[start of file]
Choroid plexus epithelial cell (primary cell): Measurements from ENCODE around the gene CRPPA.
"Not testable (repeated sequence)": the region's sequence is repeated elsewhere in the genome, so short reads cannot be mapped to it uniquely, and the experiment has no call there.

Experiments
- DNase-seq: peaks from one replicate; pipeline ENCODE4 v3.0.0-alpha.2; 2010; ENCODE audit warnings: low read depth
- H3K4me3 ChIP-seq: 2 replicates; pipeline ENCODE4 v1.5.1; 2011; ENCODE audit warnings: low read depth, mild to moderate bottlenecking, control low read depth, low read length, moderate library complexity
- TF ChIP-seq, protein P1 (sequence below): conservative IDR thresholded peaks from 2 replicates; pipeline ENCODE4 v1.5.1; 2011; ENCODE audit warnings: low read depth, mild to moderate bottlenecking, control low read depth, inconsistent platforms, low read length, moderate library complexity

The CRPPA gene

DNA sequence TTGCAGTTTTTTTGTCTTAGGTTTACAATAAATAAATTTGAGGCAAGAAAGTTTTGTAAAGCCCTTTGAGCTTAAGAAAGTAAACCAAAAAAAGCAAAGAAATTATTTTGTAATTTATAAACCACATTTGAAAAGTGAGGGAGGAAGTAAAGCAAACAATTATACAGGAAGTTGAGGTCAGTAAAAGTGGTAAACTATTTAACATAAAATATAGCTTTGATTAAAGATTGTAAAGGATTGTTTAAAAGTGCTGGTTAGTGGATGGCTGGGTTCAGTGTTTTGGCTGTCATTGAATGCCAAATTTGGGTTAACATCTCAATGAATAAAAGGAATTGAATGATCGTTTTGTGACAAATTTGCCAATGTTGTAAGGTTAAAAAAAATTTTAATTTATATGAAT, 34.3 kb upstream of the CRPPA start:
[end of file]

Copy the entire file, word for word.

Choroid plexus epithelial cell (primary cell): Measurements from ENCODE around the gene CRPPA.
"Not testable (repeated sequence)": the region's sequence is repeated elsewhere in the genome, so short reads cannot be mapped to it uniquely, and the experiment has no call there.

Experiments
- DNase-seq: peaks from one replicate; pipeline ENCODE4 v3.0.0-alpha.2; 2010; ENCODE audit warnings: low read depth
- H3K4me3 ChIP-seq: 2 replicates; pipeline ENCODE4 v1.5.1; 2011; ENCODE audit warnings: low read depth, mild to moderate bottlenecking, control low read depth, low read length, moderate library complexity
- TF ChIP-seq, protein P1 (sequence below): conservative IDR thresholded peaks from 2 replicates; pipeline ENCODE4 v1.5.1; 2011; ENCODE audit warnings: low read depth, mild to moderate bottlenecking, control low read depth, inconsistent platforms, low read length, moderate library complexity

The CRPPA gene

DNA sequence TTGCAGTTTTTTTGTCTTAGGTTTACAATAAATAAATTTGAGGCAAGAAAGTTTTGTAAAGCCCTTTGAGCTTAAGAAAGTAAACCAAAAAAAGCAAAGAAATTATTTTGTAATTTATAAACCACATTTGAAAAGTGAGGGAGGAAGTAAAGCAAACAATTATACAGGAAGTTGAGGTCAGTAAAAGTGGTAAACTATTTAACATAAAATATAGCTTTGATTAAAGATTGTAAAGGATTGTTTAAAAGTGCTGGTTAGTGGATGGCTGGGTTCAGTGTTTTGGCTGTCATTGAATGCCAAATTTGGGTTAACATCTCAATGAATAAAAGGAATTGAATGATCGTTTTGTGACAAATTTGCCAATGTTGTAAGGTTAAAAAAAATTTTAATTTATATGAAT, 34.3 kb upstream of the CRPPA start: